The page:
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Pathfinding

3 Poses for Neck and Shoulder Tension

Photo Credit: STUDIOGRANDOUEST/Thinkstock

Pathfinding

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Learn how to release tension in the neck and shoulders with these exercises.

Neck and shoulder tension is incredibly common, partly because so many of us are straining our necks and shoulders forward to peer at phones screens or computers. Releasing the tension in the neck and shoulders can help manage pain and prevent headaches. It can also give us a nice boost of confidence and energy when we let the chest and lungs open. Try these at home (or even at work!):

1. Neck Slides

Healthy head posture includes a natural curve of the neck. The ears should rest in line with the shoulders and ankles. This exercise lengthens the back of the neck and helps strengthen the supportive deep neck flexors.

Sit against a wall. The back of your head should touch the wall comfortably. If that’s not possible, try it lying down—you might need support under your head.

Gently press the back of your head into the wall and slide it away from your shoulders as your shoulders move toward the wall and away from your head. Don’t worry about the double chin! Hold for ten seconds, then relax. Repeat this 3-5 times.

Now we add a stretch. Repeat the same slide and keep the engagement, but this time roll your head to the right, keeping the chin drawn in. Your nose should tip down slightly toward your armpit. You should feel a nice stretch along the side of the neck and possibly into the shoulder. Hold for ten seconds. Come back to center, relax, and then repeat on the other side.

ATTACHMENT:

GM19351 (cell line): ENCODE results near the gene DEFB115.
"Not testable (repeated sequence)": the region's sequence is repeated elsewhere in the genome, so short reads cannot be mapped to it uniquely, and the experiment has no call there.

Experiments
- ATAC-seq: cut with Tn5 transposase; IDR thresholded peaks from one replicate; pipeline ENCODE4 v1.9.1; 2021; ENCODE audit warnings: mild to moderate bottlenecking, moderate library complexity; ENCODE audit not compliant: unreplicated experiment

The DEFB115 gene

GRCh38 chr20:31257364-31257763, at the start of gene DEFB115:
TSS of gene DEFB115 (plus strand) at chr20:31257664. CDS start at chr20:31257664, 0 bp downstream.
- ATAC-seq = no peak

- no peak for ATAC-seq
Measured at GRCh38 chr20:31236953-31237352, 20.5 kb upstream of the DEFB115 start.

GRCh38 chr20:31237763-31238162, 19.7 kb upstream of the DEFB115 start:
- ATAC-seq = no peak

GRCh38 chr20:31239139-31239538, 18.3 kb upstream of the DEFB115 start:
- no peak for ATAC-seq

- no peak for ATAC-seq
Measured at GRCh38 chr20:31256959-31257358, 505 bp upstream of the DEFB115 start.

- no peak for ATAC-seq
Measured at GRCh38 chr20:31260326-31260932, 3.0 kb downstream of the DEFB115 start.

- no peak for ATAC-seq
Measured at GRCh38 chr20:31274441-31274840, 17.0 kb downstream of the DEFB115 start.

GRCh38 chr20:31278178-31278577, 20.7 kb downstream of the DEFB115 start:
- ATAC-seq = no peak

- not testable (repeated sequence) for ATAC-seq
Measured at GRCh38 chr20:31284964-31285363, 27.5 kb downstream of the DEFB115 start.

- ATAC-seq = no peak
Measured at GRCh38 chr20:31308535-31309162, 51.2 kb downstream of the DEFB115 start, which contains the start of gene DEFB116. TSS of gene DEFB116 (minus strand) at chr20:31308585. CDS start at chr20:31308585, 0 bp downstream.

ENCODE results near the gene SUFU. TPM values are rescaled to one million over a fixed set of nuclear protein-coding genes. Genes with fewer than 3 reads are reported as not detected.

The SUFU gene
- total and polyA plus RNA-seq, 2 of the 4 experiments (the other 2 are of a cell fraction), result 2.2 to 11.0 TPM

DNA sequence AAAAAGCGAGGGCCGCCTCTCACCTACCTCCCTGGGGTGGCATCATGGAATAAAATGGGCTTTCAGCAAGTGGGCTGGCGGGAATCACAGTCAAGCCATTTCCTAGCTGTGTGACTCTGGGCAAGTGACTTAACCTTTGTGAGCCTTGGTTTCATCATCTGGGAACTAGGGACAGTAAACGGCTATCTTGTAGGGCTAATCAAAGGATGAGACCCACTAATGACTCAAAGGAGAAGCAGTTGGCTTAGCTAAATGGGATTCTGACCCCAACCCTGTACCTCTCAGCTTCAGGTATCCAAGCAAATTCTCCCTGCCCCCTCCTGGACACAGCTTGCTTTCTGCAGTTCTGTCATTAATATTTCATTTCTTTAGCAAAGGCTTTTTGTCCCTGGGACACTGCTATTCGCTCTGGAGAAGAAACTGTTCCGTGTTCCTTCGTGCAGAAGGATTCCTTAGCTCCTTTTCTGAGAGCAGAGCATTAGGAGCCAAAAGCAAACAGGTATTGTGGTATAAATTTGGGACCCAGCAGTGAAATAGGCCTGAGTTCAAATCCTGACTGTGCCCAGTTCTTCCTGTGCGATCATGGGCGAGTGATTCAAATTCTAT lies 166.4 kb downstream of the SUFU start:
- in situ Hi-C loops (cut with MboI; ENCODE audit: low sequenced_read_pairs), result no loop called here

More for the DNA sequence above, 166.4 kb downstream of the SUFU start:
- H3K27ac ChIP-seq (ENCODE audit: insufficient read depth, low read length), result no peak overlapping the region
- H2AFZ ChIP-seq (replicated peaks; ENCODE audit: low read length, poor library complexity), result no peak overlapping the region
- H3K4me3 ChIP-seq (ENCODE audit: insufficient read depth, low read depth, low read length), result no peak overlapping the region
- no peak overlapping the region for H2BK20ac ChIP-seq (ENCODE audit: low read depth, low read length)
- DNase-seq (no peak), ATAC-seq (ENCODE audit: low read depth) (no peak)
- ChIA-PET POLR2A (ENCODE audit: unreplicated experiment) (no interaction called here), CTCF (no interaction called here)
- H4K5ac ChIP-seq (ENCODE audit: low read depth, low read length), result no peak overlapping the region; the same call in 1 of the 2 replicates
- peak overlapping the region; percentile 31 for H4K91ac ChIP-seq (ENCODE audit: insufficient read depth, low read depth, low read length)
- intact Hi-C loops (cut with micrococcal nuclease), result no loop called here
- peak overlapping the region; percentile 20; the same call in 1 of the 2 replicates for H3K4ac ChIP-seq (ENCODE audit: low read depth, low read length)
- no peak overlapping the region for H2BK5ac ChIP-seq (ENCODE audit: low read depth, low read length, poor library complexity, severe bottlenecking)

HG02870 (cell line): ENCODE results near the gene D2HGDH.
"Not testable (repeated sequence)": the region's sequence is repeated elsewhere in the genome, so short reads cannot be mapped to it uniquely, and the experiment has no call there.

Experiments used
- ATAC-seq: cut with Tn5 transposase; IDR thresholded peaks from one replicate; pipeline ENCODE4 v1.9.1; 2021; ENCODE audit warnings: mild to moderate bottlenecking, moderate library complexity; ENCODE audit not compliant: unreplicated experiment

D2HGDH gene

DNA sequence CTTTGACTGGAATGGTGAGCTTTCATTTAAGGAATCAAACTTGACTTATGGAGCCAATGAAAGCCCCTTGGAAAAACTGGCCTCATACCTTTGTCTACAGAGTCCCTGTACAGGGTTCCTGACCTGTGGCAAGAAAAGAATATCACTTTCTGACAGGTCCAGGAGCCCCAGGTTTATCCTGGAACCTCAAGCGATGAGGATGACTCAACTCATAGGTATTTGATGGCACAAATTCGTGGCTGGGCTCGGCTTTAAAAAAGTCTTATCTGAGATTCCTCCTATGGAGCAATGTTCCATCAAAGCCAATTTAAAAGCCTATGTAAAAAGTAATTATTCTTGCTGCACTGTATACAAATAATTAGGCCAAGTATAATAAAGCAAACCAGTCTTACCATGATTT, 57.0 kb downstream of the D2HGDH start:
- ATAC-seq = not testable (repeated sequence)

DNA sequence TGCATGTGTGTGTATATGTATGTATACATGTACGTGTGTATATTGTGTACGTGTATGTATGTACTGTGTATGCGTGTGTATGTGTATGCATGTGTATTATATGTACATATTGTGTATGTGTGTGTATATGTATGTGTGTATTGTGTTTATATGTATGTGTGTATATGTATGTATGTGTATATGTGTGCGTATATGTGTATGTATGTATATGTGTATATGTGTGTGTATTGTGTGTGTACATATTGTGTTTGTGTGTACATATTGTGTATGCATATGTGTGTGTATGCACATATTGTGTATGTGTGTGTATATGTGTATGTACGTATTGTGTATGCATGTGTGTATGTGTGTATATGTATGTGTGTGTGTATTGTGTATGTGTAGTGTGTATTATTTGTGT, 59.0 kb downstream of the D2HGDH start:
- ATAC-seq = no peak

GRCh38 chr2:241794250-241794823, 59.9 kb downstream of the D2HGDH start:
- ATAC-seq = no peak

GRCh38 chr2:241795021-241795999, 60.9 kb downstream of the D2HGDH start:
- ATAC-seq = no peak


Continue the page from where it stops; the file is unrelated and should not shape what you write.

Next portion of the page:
2. Chest opener with the strap

From standing, hold the strap behind your back with your palms facing forward at about hip width apart. Bend your elbows and hug them together. Then try to also squeeze your shoulder blades together, Keep all that and press the strap down to the floor, pressing your chest to the sky. If the neck feels safe, try lifting the chin a bit, and you can even jut out your lower jaw to stretch the throat. Hold for a few breaths and then relax.

3. Shoulder clock

Lie down on your right side with a pillow or bolster under your waist and under your head. Hold a block or towel between your knees and bend them up in line with your hips. Ensure you have a natural curve in your back, so you’re not too rounded, and don’t let the knees slip apart. Bring the hands together, arms straight in front of you, palms touching.

As you inhale, open your top arm up to the sky and to the left like you’re opening a book. Let your head and upper back roll open into a slight twist, but don’t let the knees slide apart and don’t force your arm to go too far. It probably won’t go that close to the floor. When it opens up to your limit, pause and actively lengthen out through the fingertips. On an exhale close the hands again. Repeat three to five times.

Now we optionally add the rotation. From the same starting position, slowly reach your left arm up over your head and around behind you in the shape of a circle. Allow the upper spine to roll open as before. The palm will rotate with the shoulder as it changes its orientation in the shoulder socket. When your hand comes to your hip, go back the way you came. Take your time. Repeat five to ten times and then switch sides to stretch and roll out your opposite shoulder.


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